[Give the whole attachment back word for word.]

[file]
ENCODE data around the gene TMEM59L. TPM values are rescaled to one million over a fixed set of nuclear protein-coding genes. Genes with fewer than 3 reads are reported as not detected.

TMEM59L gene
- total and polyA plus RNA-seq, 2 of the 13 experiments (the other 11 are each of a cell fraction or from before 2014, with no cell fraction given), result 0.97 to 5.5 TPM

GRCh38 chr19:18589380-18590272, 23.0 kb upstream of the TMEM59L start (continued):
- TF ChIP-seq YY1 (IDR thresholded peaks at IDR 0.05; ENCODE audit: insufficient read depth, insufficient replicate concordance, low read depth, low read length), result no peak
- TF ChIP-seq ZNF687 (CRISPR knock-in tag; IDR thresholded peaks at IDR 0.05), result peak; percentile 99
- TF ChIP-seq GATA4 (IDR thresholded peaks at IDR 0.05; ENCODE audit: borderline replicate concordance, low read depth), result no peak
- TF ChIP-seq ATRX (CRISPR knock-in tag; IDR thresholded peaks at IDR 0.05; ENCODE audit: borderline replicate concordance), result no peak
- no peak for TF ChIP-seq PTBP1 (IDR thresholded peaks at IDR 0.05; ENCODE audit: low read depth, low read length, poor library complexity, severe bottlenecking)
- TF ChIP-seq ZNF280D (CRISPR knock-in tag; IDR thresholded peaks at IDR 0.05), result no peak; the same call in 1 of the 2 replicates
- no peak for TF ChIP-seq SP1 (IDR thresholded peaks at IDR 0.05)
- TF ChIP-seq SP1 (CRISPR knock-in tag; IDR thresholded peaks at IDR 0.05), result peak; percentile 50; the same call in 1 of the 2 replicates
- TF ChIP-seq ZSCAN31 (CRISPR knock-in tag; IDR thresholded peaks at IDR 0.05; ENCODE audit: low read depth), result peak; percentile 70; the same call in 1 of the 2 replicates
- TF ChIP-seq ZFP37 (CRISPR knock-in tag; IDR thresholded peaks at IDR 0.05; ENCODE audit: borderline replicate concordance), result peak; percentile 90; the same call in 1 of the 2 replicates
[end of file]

ENCODE data around the gene TMEM59L. TPM values are rescaled to one million over a fixed set of nuclear protein-coding genes. Genes with fewer than 3 reads are reported as not detected.

TMEM59L gene
- total and polyA plus RNA-seq, 2 of the 13 experiments (the other 11 are each of a cell fraction or from before 2014, with no cell fraction given), result 0.97 to 5.5 TPM

GRCh38 chr19:18589380-18590272, 23.0 kb upstream of the TMEM59L start (continued):
- TF ChIP-seq YY1 (IDR thresholded peaks at IDR 0.05; ENCODE audit: insufficient read depth, insufficient replicate concordance, low read depth, low read length), result no peak
- TF ChIP-seq ZNF687 (CRISPR knock-in tag; IDR thresholded peaks at IDR 0.05), result peak; percentile 99
- TF ChIP-seq GATA4 (IDR thresholded peaks at IDR 0.05; ENCODE audit: borderline replicate concordance, low read depth), result no peak
- TF ChIP-seq ATRX (CRISPR knock-in tag; IDR thresholded peaks at IDR 0.05; ENCODE audit: borderline replicate concordance), result no peak
- no peak for TF ChIP-seq PTBP1 (IDR thresholded peaks at IDR 0.05; ENCODE audit: low read depth, low read length, poor library complexity, severe bottlenecking)
- TF ChIP-seq ZNF280D (CRISPR knock-in tag; IDR thresholded peaks at IDR 0.05), result no peak; the same call in 1 of the 2 replicates
- no peak for TF ChIP-seq SP1 (IDR thresholded peaks at IDR 0.05)
- TF ChIP-seq SP1 (CRISPR knock-in tag; IDR thresholded peaks at IDR 0.05), result peak; percentile 50; the same call in 1 of the 2 replicates
- TF ChIP-seq ZSCAN31 (CRISPR knock-in tag; IDR thresholded peaks at IDR 0.05; ENCODE audit: low read depth), result peak; percentile 70; the same call in 1 of the 2 replicates
- TF ChIP-seq ZFP37 (CRISPR knock-in tag; IDR thresholded peaks at IDR 0.05; ENCODE audit: borderline replicate concordance), result peak; percentile 90; the same call in 1 of the 2 replicates